- Oct 2021
For example, it is worth discussing the process of Wikipedia
I know that Wikipedia should never be used in a school setting, but I am curious as to why everyone uses it on a daily basis, myself included. If the information has a higher chance of being wrong anyways, why do we all take it as fact? I had learned before that anyone can basically change wikipedia pages, which makes anything that you read potentially very wrong. However, it is still one of the first sites that show up whenever you are looking up something. I wonder how it gained so much popularity from being so wrong. Do you think it has to do with easy to read information and quick access? Because I feel like it reiterates the cycle of using it over and over again. It generally is the top link, and I tend to click on the top link, which helps the algorithm of it going back to the top for other users and for wikipedia to show up for me personally, but how did it gain popularity in the first place?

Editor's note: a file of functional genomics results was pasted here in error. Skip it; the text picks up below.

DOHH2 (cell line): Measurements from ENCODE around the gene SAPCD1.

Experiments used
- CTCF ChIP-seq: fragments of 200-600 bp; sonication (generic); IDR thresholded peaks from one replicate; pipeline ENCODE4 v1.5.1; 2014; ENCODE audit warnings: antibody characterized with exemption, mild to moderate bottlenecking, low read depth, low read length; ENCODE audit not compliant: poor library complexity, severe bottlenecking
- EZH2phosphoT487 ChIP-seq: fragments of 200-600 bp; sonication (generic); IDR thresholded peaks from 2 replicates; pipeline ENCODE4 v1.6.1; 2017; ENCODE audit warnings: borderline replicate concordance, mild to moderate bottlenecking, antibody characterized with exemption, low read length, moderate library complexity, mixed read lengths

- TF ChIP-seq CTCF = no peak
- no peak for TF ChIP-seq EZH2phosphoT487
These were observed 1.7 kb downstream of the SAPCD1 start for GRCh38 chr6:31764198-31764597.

habits of mind surrounding technologies
When I first think about digital literacies, I definitely think of it as a proficiency. When you are talking about literacy in a language, you are talking about proficient they are. For example, I am half white and half chinese, I can speak cantonese, but I cannot read or write. I would say that I am illiterate. I don't consider my norms and habits around the culture of being Chinese, for example, I don't consider playing Mojang or celebrating the lunar new year as making me literate with the culture. It is definitely something to think about when you are considering other contexts.